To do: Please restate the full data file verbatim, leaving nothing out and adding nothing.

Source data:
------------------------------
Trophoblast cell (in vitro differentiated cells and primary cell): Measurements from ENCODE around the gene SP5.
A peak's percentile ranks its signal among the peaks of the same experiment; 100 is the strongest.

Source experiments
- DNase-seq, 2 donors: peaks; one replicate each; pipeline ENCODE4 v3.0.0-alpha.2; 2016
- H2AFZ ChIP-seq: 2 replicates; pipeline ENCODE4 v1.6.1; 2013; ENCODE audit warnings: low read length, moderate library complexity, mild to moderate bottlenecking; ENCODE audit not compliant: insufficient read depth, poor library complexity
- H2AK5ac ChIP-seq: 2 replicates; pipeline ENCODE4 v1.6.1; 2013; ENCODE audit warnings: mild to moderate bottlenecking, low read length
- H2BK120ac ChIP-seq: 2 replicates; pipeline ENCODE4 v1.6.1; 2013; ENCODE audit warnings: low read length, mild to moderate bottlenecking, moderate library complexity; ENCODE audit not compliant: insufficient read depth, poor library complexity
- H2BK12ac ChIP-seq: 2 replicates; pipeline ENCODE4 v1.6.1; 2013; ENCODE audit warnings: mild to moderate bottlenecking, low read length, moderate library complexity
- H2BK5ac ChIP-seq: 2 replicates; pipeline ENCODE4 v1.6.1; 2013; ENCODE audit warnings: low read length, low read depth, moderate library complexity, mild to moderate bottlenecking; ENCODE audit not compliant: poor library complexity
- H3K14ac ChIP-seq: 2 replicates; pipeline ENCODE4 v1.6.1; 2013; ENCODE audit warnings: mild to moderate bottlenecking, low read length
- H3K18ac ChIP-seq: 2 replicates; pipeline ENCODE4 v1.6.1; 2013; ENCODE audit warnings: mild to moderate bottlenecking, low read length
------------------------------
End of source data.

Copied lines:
Trophoblast cell (in vitro differentiated cells and primary cell): Measurements from ENCODE around the gene SP5.
A peak's percentile ranks its signal among the peaks of the same experiment; 100 is the strongest.

Source experiments
- DNase-seq, 2 donors: peaks; one replicate each; pipeline ENCODE4 v3.0.0-alpha.2; 2016
- H2AFZ ChIP-seq: 2 replicates; pipeline ENCODE4 v1.6.1; 2013; ENCODE audit warnings: low read length, moderate library complexity, mild to moderate bottlenecking; ENCODE audit not compliant: insufficient read depth, poor library complexity
- H2AK5ac ChIP-seq: 2 replicates; pipeline ENCODE4 v1.6.1; 2013; ENCODE audit warnings: mild to moderate bottlenecking, low read length
- H2BK120ac ChIP-seq: 2 replicates; pipeline ENCODE4 v1.6.1; 2013; ENCODE audit warnings: low read length, mild to moderate bottlenecking, moderate library complexity; ENCODE audit not compliant: insufficient read depth, poor library complexity
- H2BK12ac ChIP-seq: 2 replicates; pipeline ENCODE4 v1.6.1; 2013; ENCODE audit warnings: mild to moderate bottlenecking, low read length, moderate library complexity
- H2BK5ac ChIP-seq: 2 replicates; pipeline ENCODE4 v1.6.1; 2013; ENCODE audit warnings: low read length, low read depth, moderate library complexity, mild to moderate bottlenecking; ENCODE audit not compliant: poor library complexity
- H3K14ac ChIP-seq: 2 replicates; pipeline ENCODE4 v1.6.1; 2013; ENCODE audit warnings: mild to moderate bottlenecking, low read length
- H3K18ac ChIP-seq: 2 replicates; pipeline ENCODE4 v1.6.1; 2013; ENCODE audit warnings: mild to moderate bottlenecking, low read length